“I don’t want the CCO experiment to crumble because our community could not get along,” Clem said. “We somehow became the horror story of CCOs.”

HB 3309 was originally assigned to the House Health Committee, but Rep. Mitch Greenlick, D-Portland, declined to schedule a public hearing. He did keep it alive, however, by allowing it to be passed onto the House Rules Committee.

Clem has the backing of House Majority Leader Val Hoyle, D-Eugene, who sits as the vice-chair on the House Rules Committee.

“I think it’s an important bill,” Hoyle told The Lund Report.

But Rose Englert, a lobbyist for Care Oregon, a nonprofit that provides services to CCOs such as Jackson Care Connect in Medford and Columbia Pacific Coordinated Care Organization in Astoria, said HB 3309 has larger, negative implications for all Oregon CCOs.

“It will deter sound organizations from serving on the board,” Englert said, mentioning that it could lead to a lack of incentive to join a CCO board and then get kicked off only to be reimbursed at the low 58 percent rate.

However, if healthcare organizations decided not to seek a board position on a CCO, they could still get a contract to provide services. In that case, they’d be shut out of board decisions, giving more power to those on the board.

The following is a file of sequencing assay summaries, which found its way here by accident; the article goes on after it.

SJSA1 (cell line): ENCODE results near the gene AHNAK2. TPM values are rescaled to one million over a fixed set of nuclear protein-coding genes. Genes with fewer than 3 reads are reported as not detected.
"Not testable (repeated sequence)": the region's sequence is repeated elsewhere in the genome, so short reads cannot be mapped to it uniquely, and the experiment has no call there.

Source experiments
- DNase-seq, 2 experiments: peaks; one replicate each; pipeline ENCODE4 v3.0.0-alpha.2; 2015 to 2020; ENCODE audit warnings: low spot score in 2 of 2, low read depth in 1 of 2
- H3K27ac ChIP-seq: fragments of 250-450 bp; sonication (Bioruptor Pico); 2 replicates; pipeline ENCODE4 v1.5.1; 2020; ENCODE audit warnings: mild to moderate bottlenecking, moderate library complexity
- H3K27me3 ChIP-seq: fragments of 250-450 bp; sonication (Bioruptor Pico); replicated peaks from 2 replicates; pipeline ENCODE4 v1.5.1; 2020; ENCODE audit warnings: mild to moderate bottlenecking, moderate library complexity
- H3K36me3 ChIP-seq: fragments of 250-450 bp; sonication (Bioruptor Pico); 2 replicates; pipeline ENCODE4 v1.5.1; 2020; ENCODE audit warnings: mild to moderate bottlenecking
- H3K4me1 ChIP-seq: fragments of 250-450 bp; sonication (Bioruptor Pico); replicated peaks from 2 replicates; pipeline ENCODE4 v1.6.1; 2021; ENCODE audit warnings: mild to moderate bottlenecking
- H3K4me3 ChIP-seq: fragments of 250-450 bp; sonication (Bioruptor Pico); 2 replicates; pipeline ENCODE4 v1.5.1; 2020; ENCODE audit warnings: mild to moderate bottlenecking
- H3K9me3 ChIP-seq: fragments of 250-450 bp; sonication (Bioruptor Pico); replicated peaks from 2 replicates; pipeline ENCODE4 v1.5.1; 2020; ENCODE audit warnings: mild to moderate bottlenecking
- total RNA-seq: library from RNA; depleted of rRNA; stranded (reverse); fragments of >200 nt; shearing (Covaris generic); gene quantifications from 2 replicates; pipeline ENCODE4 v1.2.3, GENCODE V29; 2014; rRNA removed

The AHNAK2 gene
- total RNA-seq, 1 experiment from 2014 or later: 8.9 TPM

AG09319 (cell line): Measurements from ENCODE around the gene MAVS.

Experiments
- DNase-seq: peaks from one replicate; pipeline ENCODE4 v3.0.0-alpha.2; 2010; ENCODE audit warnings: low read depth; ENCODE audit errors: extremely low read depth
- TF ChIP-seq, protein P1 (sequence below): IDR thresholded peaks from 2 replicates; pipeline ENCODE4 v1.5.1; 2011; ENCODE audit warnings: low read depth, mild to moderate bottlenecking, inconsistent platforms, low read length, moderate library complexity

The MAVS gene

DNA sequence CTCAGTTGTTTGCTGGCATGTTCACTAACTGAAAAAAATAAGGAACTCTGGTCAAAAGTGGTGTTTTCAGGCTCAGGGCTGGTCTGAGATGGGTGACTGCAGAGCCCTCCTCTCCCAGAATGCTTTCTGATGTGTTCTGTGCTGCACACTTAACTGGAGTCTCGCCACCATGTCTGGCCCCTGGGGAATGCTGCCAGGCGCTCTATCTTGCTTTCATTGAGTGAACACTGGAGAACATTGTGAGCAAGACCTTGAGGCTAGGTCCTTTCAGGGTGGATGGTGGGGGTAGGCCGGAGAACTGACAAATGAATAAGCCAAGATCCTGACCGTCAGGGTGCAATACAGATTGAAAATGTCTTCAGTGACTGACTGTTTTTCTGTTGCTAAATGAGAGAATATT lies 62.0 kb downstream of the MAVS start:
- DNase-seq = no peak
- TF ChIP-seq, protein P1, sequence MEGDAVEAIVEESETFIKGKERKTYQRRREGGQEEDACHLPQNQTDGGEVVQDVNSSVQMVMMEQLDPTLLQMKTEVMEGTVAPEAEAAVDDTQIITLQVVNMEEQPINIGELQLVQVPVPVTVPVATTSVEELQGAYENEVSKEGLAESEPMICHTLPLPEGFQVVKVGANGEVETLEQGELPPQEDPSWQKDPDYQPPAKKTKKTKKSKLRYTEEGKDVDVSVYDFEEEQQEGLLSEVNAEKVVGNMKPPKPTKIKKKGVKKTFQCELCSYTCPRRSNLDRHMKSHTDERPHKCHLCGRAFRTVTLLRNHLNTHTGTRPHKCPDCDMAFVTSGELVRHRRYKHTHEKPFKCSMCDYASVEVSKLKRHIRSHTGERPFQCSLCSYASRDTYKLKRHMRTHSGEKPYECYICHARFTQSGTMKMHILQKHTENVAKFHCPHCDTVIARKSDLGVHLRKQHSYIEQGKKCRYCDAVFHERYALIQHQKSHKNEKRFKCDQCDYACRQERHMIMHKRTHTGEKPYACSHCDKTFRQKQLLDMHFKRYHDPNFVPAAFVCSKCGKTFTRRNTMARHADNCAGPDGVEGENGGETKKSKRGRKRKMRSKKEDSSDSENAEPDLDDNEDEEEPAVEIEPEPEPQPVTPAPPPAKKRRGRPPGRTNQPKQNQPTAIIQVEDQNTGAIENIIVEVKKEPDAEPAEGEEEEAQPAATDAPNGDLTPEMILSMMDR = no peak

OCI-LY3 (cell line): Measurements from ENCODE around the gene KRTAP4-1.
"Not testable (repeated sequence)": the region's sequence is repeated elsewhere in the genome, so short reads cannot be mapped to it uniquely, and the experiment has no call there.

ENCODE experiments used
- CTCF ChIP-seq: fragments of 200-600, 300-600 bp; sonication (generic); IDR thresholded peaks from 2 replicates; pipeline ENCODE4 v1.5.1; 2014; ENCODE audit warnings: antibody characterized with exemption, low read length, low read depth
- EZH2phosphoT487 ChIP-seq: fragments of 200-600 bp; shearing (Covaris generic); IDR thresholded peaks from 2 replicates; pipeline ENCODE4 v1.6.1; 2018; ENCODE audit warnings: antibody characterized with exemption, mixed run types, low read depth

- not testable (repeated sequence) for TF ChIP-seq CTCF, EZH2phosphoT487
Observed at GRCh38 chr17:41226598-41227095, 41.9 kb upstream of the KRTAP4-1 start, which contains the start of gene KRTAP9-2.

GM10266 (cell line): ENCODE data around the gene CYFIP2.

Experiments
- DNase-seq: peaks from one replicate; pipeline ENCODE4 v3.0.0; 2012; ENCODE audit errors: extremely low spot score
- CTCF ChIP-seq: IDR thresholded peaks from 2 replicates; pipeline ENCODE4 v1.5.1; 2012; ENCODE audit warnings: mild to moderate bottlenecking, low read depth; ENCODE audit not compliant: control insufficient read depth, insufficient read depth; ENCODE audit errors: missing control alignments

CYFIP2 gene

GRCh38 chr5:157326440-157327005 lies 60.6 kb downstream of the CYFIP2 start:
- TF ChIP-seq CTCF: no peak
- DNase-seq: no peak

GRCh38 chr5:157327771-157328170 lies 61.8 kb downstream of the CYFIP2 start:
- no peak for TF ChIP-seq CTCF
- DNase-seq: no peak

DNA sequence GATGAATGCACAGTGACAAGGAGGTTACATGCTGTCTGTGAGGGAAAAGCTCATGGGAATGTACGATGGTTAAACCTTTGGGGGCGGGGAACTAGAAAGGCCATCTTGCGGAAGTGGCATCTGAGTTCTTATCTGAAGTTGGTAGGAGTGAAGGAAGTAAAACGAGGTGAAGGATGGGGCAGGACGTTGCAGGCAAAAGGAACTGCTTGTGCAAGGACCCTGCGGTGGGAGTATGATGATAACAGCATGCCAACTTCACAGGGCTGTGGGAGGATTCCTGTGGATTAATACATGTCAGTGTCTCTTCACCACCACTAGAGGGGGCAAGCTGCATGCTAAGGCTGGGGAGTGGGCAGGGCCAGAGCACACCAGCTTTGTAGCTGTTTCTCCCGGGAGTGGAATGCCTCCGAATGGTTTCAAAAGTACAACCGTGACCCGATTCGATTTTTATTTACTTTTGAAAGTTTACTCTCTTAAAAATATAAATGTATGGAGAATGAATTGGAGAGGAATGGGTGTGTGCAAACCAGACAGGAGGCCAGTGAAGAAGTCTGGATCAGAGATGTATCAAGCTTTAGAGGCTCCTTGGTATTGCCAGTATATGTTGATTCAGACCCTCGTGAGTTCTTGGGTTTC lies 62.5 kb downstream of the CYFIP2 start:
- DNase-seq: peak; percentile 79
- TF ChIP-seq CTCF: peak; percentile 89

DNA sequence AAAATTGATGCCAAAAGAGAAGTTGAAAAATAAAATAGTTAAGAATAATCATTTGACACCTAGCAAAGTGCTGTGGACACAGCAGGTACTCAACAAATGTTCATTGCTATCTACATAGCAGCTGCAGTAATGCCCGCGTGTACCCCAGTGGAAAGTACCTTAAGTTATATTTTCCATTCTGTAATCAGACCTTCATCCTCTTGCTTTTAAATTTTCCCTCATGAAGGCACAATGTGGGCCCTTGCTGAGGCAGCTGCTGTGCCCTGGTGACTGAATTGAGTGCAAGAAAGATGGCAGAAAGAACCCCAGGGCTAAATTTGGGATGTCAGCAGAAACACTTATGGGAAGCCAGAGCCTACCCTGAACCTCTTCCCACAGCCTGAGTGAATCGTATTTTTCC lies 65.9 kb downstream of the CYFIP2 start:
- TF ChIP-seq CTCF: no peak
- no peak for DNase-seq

“CCOs could drive down rates for certain members,” she said. “It could stifle conversation.”

Englert also believes it's inappropriate to institute a statewide policy to fix a provincial problem limited to one CCO. Other CCOs, such as Jackson and Columbia, already have a process to remove disruptive board members, she said. And, allowing the Oregon Health Authority director to interfere with the makeup of CCO boards would go against the concept of local control that's an essential aspect of CCOs.

Bart McMullan, the former president of Regence BlueCross BlueShield of Oregon, now chairs the board of CareOregon and also sits on the board of Salem Health, but Englert said the CareOregon board had not taken a position on the issue.

Paul Phillips, the president of the lobbying firm Pac/West Communications, is leading efforts to bring House Bill 3309 to a vote on behalf of the WVP Health Authority, but when asked, he refused an opportunity to comment to The Lund Report.


Hospital Stuck on Fee-for-Service

The state Medicaid director, Judy Mohr Peterson, said that the starting assumption for hospital payment in CCOs is 68 percent of the Medicare rate — the figure that Salem Health demanded.

But that rate is rooted in the fee-for-service method of payment, and the conundrum for CCOs is to compensate providers fairly while departing from that model. “How can they move away from more and more care, regardless of health outcomes?” she posed.

If an entity like Salem Hospital continues to be paid on a fee-for-service basis for expensive emergency room visits, they'll have less incentive to work toward better outcomes and particularly the lower costs that are necessary to make CCOs work within a global, capitated budget.